- Teachers are not necessarily leaving because of pay dissatisfaction. 79% of teachers are satisfied with their pay, and those leaving teaching take an average 10% pay cut. A 2017 study found a 20 percentage-point increase in part-time working among people who left teaching for other jobs.
7. Every cohort of newly qualified teachers since 2010 has had lower retention rates than the one before.
- For instance, 73% of teachers who entered the profession in 2014/15 were still there three years later, compared with 77% who entered in 2010/11.
- Workload is hindering retention: 67% of respondents to an NAO survey of school leaders said workload was the key barrier to retaining teachers.
8. There are indications that the burden of pastoral care on teachers and other school staff is rising.
- Between 2009/10 and 2016/17, the permanent exclusion rate in secondary schools rose from 0.15% to 0.20%.
- The number of referrals from schools to children’s social care rose by 39% between 2013/14 and 2017/18.
9. Results in secondary schools have been broadly flat, while primary results have risen - although changes in methodology make it hard to tell.
- Primary performance was rising, before they changed the assessment regime. Between 2009/10 and 2014/15, the proportion of children achieving at least ‘level 4’ in reading, writing and maths at the end of primary school rose from 64% to 80%. In 2017/18, 64% reached the ‘expected standard’.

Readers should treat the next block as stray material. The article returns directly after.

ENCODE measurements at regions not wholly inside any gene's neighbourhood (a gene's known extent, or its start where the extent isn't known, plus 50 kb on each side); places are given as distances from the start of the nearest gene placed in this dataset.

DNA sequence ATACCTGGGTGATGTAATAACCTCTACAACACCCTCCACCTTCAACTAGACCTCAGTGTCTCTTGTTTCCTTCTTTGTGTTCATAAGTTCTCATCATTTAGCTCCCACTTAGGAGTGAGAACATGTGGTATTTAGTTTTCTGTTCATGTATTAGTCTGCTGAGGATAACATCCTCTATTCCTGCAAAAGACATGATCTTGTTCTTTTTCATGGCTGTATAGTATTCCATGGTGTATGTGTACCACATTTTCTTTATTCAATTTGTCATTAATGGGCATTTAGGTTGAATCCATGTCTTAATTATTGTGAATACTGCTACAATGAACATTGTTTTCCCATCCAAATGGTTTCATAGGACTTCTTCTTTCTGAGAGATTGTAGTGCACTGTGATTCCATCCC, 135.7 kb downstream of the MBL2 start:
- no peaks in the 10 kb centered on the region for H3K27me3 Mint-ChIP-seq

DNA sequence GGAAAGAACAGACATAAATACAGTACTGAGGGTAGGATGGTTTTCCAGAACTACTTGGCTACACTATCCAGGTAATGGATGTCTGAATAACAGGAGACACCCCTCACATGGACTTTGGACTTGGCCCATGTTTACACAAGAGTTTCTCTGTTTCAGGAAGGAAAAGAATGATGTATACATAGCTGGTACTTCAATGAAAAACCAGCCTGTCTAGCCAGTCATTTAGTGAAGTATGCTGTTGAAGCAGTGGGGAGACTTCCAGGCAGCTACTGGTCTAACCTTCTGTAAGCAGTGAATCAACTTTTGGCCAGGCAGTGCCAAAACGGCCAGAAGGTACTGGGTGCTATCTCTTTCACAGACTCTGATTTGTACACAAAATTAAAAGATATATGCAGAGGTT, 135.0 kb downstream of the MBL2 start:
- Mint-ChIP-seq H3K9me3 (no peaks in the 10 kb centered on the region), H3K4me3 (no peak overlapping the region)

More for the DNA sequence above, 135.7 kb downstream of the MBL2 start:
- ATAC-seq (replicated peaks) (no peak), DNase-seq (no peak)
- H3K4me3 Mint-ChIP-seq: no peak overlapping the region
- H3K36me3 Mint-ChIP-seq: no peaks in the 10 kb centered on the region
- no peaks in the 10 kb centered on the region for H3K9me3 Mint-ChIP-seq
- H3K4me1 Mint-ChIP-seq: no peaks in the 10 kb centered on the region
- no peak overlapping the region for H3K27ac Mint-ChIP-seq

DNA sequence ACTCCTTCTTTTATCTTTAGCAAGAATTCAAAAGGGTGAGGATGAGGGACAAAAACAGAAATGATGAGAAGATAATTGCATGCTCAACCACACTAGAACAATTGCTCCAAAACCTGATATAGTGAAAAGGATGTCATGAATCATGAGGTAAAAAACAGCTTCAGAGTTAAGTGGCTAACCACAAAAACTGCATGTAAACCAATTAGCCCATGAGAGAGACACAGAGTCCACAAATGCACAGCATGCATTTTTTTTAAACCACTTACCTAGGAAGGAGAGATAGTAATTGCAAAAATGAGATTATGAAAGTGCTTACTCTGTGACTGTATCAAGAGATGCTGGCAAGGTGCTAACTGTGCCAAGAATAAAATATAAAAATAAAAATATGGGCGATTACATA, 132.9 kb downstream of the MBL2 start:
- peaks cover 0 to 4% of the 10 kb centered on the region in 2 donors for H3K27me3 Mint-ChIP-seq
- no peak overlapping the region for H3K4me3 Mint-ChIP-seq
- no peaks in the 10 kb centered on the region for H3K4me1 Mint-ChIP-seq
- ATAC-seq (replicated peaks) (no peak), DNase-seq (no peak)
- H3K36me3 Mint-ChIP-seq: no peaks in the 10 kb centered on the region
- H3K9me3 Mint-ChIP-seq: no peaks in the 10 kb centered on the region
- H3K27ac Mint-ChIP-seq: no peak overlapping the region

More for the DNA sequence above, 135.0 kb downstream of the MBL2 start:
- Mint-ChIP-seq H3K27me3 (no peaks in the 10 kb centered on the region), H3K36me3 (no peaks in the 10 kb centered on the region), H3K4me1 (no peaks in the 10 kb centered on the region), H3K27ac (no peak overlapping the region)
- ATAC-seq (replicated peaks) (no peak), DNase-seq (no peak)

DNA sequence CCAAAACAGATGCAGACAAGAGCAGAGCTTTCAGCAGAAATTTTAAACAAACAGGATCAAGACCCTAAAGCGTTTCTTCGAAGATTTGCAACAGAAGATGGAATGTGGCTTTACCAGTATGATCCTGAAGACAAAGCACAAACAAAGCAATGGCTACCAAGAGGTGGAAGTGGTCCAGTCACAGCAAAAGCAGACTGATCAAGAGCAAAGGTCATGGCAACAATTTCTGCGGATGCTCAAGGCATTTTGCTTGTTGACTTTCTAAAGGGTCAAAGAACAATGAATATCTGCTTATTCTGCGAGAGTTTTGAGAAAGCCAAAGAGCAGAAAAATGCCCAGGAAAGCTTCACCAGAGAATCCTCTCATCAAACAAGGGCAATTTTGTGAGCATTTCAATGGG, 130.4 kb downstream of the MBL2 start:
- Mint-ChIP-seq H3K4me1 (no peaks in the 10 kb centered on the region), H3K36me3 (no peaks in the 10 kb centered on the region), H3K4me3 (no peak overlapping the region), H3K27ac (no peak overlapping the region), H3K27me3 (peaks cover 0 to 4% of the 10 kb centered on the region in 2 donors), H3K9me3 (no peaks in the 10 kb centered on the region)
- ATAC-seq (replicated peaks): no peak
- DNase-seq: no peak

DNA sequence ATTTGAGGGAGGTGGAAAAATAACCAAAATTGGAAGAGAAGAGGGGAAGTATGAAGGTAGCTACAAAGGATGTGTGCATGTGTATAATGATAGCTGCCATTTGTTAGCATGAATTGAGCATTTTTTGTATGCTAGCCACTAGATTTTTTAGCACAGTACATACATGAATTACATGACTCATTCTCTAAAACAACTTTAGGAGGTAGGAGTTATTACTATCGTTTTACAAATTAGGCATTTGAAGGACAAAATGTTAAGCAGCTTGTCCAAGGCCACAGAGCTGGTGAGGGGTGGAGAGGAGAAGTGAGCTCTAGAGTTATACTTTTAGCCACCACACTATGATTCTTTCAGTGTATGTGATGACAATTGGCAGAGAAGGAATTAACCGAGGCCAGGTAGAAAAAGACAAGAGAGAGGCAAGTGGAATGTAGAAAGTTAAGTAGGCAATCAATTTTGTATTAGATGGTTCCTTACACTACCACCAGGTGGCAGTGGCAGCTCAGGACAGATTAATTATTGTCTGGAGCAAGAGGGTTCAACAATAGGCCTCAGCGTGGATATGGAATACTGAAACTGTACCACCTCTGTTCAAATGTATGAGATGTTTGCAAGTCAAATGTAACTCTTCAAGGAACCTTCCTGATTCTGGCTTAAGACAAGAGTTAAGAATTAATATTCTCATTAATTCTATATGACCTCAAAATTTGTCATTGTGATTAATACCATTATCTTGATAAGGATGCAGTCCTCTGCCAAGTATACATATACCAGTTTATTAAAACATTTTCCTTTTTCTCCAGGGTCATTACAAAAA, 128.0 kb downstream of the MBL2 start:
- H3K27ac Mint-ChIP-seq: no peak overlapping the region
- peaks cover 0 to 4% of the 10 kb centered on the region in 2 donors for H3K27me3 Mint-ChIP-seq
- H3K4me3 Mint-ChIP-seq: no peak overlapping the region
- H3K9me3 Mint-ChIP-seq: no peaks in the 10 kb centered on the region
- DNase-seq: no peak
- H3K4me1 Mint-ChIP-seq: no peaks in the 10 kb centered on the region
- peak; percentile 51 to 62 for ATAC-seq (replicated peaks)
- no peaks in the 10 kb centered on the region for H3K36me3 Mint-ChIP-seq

- Secondary school performance has also improved in recent years. Between 2009/10 and 2012/13, the proportion of pupils achieving grades A* to C in England and maths GCSEs rose from 56% to 61%, remaining at 59% between 2013/14 and 2015/16. The second year of assessments using the new 0-9 grading scheme for GCSEs show 43% of pupils reaching the expected standard of ‘5’.
- OECD data suggests school quality has remained broadly constant in England. In its Programme for International Student Assessment survey between 2009 and 2015, science scores for England fell from 515 to 512, maths remained at 493 and reading rose from 495 to 500.
10. 86% of schools were rated 'good' or 'outstanding' at their most recent Ofsted inspection.
- As of 31 August 2018, 18,610 schools (86%) were rated ‘good’ or ‘outstanding’, compared with 14,908 (68%) on 31 August 2010.
- Ofsted ratings are higher in primary than secondary schools: 87% of primary schools were rated ‘good’ or ‘outstanding’ at their most recent Ofsted, compared with 75% of secondary schools.